Death in Dublin: A Novel of Suspenseby Bartholomew Gill
The theft of the Book of Kells -- an exquisite ninth-century amalgam of Christian doctrine and Celtic legend -- from the Trinity College library is, in itself, a most shocking crime. But it is the brutal slaying of a night watchman that throws Peter McGarr of the Dublin Murder Squad into the mix. Forced to share investigative duties equally with a publicity-hungry… See more details below
The theft of the Book of Kells -- an exquisite ninth-century amalgam of Christian doctrine and Celtic legend -- from the Trinity College library is, in itself, a most shocking crime. But it is the brutal slaying of a night watchman that throws Peter McGarr of the Dublin Murder Squad into the mix. Forced to share investigative duties equally with a publicity-hungry co-Chief Superintendent, McGarr is soon entangled in a twisted web of murder, thievery, back-biting politics, and dark pagan rituals. And surely more blood will flow as secrets, deceptions, and well-guarded lies come to light -- forcing an intrepid detective to doubt the loyalties of even his closest compatriots -- in a chilling case that threatens to bring about nothing less than the destruction of contemporary Irish society.
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Death in Dublin
A Peter McGarr Mystery
Peter McGarr stepped out of the laneway into Dame Street, at the end of which stood the granite eminence of Trinity College about a quarter mile distant.
It was early morning -- half 8:00 -- and the street was thronged with automobile commuters creeping to work. Cars rolled on a few paces, stopped, and their drivers looked away blankly, used to delay. Faces of passengers in double-deck buses, through windows streaked with urban grime, were careworn and bored.
A solitary articulated lorry appeared lost amid the clamor, its wide headlamps searching for a street that might lead to a highway and freedom.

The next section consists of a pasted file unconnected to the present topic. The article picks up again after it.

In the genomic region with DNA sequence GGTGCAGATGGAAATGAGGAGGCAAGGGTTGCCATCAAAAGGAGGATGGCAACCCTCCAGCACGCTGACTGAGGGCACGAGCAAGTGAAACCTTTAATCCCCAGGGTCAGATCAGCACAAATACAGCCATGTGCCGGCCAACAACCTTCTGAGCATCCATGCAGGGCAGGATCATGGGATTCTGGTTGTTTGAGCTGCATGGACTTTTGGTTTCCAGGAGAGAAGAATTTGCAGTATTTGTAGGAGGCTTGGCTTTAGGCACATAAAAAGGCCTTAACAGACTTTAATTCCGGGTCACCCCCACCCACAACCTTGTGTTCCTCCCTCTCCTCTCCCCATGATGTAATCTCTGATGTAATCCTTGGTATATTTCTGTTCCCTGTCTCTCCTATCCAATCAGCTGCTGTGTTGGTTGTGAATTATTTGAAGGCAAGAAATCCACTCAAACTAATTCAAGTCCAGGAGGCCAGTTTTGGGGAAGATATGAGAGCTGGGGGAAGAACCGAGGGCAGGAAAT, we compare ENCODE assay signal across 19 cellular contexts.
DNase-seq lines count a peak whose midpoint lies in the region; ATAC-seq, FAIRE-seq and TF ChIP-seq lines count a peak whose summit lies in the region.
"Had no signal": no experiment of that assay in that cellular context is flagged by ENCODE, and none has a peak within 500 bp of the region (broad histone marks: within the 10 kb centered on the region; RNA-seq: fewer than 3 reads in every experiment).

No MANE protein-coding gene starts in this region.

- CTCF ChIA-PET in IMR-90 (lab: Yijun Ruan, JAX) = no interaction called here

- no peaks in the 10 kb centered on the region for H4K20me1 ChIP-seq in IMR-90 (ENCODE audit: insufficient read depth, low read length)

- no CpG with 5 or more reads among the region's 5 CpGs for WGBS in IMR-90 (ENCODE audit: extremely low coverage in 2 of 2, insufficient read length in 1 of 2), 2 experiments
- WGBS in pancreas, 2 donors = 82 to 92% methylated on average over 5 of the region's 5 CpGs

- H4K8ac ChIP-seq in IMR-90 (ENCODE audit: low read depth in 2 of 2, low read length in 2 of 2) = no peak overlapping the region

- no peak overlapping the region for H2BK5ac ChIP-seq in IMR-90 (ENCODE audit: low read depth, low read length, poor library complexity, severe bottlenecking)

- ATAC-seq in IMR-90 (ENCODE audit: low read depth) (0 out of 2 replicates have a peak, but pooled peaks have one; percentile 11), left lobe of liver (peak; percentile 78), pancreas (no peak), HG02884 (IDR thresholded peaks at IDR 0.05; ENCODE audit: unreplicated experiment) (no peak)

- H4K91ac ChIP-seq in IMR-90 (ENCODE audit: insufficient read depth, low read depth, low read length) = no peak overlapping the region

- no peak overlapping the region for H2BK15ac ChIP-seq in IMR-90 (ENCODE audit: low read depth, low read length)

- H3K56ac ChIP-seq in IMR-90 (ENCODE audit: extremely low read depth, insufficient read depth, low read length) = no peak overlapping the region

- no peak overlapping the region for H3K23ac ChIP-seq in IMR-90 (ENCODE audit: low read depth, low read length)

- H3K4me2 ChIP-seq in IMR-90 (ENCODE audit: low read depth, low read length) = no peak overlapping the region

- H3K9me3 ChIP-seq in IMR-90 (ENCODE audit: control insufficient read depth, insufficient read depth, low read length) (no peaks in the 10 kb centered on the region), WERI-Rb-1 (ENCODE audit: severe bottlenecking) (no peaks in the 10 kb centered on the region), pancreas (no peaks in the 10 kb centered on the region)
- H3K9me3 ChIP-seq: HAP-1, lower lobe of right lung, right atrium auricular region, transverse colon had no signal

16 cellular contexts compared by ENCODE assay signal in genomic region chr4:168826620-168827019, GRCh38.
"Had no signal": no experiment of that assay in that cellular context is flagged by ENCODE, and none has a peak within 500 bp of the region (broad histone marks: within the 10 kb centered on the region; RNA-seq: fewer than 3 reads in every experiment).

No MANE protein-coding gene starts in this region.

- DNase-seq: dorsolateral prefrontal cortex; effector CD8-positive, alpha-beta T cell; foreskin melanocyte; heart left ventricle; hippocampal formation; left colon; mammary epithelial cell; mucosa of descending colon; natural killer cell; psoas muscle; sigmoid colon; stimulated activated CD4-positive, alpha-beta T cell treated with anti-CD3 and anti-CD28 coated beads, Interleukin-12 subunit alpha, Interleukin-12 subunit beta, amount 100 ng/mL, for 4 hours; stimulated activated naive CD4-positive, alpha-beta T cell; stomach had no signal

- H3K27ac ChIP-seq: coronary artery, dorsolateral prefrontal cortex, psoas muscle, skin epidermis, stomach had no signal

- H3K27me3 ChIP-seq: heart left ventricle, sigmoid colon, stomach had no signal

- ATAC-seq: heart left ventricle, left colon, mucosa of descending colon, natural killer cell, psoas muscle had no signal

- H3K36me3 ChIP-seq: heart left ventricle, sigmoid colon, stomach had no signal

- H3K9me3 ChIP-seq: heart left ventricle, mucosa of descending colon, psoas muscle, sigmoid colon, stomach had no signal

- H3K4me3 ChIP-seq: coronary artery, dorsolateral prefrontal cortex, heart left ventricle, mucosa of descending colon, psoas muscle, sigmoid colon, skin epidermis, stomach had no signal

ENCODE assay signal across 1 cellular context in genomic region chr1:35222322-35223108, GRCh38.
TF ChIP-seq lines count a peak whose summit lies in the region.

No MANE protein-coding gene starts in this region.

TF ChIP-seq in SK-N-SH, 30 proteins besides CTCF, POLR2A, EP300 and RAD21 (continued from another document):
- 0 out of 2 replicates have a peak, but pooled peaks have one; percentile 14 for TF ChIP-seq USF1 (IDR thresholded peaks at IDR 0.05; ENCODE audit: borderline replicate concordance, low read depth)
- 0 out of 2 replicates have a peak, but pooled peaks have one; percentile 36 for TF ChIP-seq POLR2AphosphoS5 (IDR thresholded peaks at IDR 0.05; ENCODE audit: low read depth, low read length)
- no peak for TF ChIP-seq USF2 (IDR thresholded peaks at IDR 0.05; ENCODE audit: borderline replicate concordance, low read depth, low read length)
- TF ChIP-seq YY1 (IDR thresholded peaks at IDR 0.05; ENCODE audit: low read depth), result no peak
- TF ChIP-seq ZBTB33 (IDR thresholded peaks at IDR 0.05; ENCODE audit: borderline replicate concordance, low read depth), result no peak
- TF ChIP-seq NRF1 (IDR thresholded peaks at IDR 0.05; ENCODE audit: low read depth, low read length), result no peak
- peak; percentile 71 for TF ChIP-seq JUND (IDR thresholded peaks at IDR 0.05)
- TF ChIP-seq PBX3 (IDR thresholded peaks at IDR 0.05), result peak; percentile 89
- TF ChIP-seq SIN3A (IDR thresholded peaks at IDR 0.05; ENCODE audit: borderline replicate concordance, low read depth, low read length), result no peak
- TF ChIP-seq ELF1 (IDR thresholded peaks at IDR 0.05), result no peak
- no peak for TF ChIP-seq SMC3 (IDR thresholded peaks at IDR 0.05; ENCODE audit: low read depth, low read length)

Like Trinity itself, where McGarr was headed, the early traffic on Dame Street was a given of his day, something he seldom noticed.
But since the murder of his wife, Noreen, more than two years earlier, McGarr had gone from being an acute observer of the city to being necessarily blind to its changes and nuances. Save those, of course, that concerned his family, who had been reduced to his daughter, Maddie, and his mother-in-law, Nuala. She now cared for the child while he worked.
Trinity, which he was now approaching, was a case in point, he realized. Back when he'd been a student, the bastion of Protestantism and privilege had been declared off limits to Catholics by the bishop of Dublin. Of course, as the seventh of nine children of a Guinness brewery worker, it was no place he could have had hopes of attending, anyhow.
And yet in his own way, McGarr had coveted Trinity's complex of mainly Georgian and Victorian buildings that walled off traffic andnoise and provided a quiet haven of wide lawns, cobbled footpaths, and civility in the heart of the city. It was a gem of a place, a kind of urban diadem. But for the nearly twenty years of his marriage, he had associated the college with Noreen, who had studied there.
The arched entranceway was crowded with returning students, and across a wide courtyard, he could see uniformed police cordoning off the Old Library. In front of the barrier stood press and television crews -- details that he'd sooner forget, if he could.
But Peter McGarr was chief superintendent of the Serious Crimes Unit of the Garda Siochana, the Irish police, and since the tragedy, his work had become the sole sustaining element in his life, the one constant activity that helped him forget.
Also, there was the chance -- however slight -- that he might discover who exactly had murdered his people. And why.